In the quest for budget independence, representatives of newly-elected DC Attorney General Karl Racine stopped off at the regular monthly meetings of Advisory Neighborhood Commissions (ANCs) 2F/Logan Circle on Wednesday, April 1, and 1B/U Street last night, Thursday, April 2.
Representatives of the office pitched a plan that would allow the Attorney General's office to retain up to $20 million annually from settlements and awards it wins as a result of litigation.
"We want to keep some of the food we kill," said Vanessa Natale, chief of the Neighborhood and Victim Services Section of the Attorney General's
Office at ANC2F's meeting.
"What we're asking for is to be more independent," Natale also said.
Natale told the ANC the Attorney General's office was seeking the unusual funding arrangement in part to be able to hire more attorneys. The office currently has 275 attorneys, she said, and it needed another 75 attorneys to bring it up to size that similar offices have in cities of the same size.
The Attorney General's office also wished to strengthen its consumer protection division, she said, and be able to fund a proposed new "affordable housing" division.
Natale also compared the budget of the Attorney General's office -- about $55 million a year, or 1% of the District's overall budget -- with the amount of money the office ("a revenue-generating agency for the District government") takes in. For example, the Attorney General's office won an award of $60-90 million from online hotel companies who were booking hotel rooms without paying appropriate taxes.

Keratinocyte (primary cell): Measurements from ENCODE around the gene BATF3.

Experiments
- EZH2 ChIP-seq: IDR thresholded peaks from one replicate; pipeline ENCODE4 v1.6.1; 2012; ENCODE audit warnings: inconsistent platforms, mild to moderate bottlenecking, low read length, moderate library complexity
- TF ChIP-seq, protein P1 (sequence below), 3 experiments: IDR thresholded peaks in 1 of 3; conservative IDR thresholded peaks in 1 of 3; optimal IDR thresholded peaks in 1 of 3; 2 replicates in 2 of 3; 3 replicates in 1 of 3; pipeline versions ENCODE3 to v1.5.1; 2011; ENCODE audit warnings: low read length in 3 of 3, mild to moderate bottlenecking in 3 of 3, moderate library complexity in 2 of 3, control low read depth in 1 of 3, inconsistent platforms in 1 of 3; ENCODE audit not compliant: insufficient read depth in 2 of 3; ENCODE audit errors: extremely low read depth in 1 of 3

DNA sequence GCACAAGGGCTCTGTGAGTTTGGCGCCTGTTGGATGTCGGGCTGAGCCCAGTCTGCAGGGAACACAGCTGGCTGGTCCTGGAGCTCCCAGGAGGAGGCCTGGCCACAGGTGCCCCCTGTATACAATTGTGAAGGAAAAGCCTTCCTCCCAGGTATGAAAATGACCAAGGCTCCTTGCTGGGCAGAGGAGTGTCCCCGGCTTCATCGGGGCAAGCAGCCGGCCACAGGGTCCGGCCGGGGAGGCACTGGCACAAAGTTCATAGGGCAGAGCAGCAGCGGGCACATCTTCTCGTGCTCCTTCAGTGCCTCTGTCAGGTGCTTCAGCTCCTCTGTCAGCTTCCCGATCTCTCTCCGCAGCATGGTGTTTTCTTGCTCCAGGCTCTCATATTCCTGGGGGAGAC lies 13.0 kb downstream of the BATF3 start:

A presentation submitted to the ANCs said: "This fiscal year, we project that we will recover or save the District more than a billion dollars."
At the ANC1B meeting last night, attorney Argatonia Weatherington, also of the Neighborhood and Victim Services Section of the Attorney General's
Office, made a similar, but shorter, presentation, emphasizing that the Attorney General's Office sought "more independence" and "more autonomy". The Attorney General's office wished to retain a portion of settlements and awards in order to "expand the organization". Weatherington mentioned hiring 65-75 new attorneys.
The proposal must be approved by the DC Council. Natale said a hearing on the proposal is scheduled for April 22. Weatherington told ANC1B the hearing on April 27.
See a March 30 article from the Washington Post about Racine's proposal here.